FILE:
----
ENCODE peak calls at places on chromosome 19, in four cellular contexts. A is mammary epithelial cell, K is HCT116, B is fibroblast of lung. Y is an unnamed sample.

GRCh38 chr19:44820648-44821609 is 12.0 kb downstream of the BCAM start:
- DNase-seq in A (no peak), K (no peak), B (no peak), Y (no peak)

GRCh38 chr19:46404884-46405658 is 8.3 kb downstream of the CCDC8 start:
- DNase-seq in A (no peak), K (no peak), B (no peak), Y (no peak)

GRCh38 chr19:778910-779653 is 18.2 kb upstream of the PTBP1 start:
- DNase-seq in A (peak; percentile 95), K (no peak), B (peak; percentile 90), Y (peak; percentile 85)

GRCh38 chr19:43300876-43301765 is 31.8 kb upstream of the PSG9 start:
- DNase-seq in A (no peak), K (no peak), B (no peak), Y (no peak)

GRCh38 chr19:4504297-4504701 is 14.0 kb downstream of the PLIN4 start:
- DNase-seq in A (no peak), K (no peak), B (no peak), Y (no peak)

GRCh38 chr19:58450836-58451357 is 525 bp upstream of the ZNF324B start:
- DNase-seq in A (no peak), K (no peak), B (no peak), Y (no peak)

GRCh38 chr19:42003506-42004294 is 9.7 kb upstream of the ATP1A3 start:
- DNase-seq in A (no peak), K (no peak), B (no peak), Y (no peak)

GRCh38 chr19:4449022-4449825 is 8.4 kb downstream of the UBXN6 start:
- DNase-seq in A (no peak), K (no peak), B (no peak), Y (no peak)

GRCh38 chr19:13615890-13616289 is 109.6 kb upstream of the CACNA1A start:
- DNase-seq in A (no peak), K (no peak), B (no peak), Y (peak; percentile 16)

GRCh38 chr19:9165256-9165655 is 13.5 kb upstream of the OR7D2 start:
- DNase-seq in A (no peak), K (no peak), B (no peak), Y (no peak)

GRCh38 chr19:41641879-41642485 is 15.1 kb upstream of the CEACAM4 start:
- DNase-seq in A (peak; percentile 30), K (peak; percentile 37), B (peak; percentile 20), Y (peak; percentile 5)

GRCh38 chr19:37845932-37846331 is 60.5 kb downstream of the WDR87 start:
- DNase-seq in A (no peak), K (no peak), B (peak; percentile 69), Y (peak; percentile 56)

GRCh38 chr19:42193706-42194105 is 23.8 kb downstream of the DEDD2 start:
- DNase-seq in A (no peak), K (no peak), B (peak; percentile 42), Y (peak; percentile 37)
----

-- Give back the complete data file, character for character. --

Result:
ENCODE peak calls at places on chromosome 19, in four cellular contexts. A is mammary epithelial cell, K is HCT116, B is fibroblast of lung. Y is an unnamed sample.

GRCh38 chr19:44820648-44821609 is 12.0 kb downstream of the BCAM start:
- DNase-seq in A (no peak), K (no peak), B (no peak), Y (no peak)

GRCh38 chr19:46404884-46405658 is 8.3 kb downstream of the CCDC8 start:
- DNase-seq in A (no peak), K (no peak), B (no peak), Y (no peak)

GRCh38 chr19:778910-779653 is 18.2 kb upstream of the PTBP1 start:
- DNase-seq in A (peak; percentile 95), K (no peak), B (peak; percentile 90), Y (peak; percentile 85)

GRCh38 chr19:43300876-43301765 is 31.8 kb upstream of the PSG9 start:
- DNase-seq in A (no peak), K (no peak), B (no peak), Y (no peak)

GRCh38 chr19:4504297-4504701 is 14.0 kb downstream of the PLIN4 start:
- DNase-seq in A (no peak), K (no peak), B (no peak), Y (no peak)

GRCh38 chr19:58450836-58451357 is 525 bp upstream of the ZNF324B start:
- DNase-seq in A (no peak), K (no peak), B (no peak), Y (no peak)

GRCh38 chr19:42003506-42004294 is 9.7 kb upstream of the ATP1A3 start:
- DNase-seq in A (no peak), K (no peak), B (no peak), Y (no peak)

GRCh38 chr19:4449022-4449825 is 8.4 kb downstream of the UBXN6 start:
- DNase-seq in A (no peak), K (no peak), B (no peak), Y (no peak)

GRCh38 chr19:13615890-13616289 is 109.6 kb upstream of the CACNA1A start:
- DNase-seq in A (no peak), K (no peak), B (no peak), Y (peak; percentile 16)

GRCh38 chr19:9165256-9165655 is 13.5 kb upstream of the OR7D2 start:
- DNase-seq in A (no peak), K (no peak), B (no peak), Y (no peak)

GRCh38 chr19:41641879-41642485 is 15.1 kb upstream of the CEACAM4 start:
- DNase-seq in A (peak; percentile 30), K (peak; percentile 37), B (peak; percentile 20), Y (peak; percentile 5)

GRCh38 chr19:37845932-37846331 is 60.5 kb downstream of the WDR87 start:
- DNase-seq in A (no peak), K (no peak), B (peak; percentile 69), Y (peak; percentile 56)

GRCh38 chr19:42193706-42194105 is 23.8 kb downstream of the DEDD2 start:
- DNase-seq in A (no peak), K (no peak), B (peak; percentile 42), Y (peak; percentile 37)